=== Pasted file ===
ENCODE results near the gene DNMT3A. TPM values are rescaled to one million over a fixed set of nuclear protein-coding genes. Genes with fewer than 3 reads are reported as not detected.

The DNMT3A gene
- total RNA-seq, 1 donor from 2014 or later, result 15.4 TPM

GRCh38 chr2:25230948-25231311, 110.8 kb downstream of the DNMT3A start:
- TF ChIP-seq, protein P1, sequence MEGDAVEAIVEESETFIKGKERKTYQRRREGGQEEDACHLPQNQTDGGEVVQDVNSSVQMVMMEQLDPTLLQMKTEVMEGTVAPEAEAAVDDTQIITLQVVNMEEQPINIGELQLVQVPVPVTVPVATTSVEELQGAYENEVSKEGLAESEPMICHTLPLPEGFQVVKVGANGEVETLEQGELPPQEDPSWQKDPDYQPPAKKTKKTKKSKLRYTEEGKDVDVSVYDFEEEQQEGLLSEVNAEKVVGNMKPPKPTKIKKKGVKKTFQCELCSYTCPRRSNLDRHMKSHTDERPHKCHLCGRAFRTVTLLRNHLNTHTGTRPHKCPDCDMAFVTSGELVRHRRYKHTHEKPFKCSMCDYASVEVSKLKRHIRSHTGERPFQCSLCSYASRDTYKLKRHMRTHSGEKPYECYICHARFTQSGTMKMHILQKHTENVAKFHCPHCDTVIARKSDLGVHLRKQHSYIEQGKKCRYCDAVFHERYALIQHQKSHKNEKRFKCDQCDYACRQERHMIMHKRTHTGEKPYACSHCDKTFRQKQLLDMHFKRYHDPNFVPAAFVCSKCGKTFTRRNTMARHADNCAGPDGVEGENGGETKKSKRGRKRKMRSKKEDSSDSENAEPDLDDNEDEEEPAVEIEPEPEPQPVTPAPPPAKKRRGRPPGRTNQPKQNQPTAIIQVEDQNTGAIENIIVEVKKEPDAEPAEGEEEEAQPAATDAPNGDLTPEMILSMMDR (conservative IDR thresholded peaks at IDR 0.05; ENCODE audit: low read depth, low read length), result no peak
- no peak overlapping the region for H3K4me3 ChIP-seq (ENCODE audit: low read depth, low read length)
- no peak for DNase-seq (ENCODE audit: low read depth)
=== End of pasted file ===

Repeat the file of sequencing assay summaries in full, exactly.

ENCODE results near the gene DNMT3A. TPM values are rescaled to one million over a fixed set of nuclear protein-coding genes. Genes with fewer than 3 reads are reported as not detected.

The DNMT3A gene
- total RNA-seq, 1 donor from 2014 or later, result 15.4 TPM

GRCh38 chr2:25230948-25231311, 110.8 kb downstream of the DNMT3A start:
- TF ChIP-seq, protein P1, sequence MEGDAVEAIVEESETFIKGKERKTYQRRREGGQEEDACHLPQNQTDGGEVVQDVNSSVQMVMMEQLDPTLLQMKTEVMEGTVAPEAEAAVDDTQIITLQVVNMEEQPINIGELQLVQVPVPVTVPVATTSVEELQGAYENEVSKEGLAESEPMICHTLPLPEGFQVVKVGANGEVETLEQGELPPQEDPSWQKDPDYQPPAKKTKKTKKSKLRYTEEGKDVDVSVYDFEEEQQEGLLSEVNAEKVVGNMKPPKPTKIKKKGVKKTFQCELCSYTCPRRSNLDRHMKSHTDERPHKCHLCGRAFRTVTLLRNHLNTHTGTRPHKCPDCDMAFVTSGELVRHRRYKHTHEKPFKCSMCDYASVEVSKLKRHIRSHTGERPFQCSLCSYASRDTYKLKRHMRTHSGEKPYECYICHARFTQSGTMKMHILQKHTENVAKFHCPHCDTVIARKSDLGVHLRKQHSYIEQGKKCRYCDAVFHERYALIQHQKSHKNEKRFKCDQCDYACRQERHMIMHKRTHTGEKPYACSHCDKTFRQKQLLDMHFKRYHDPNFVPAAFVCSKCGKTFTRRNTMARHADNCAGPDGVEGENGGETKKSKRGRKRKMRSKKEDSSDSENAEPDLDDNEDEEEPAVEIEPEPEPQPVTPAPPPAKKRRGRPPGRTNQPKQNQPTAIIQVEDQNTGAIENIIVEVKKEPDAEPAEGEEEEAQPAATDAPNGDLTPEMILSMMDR (conservative IDR thresholded peaks at IDR 0.05; ENCODE audit: low read depth, low read length), result no peak
- no peak overlapping the region for H3K4me3 ChIP-seq (ENCODE audit: low read depth, low read length)
- no peak for DNase-seq (ENCODE audit: low read depth)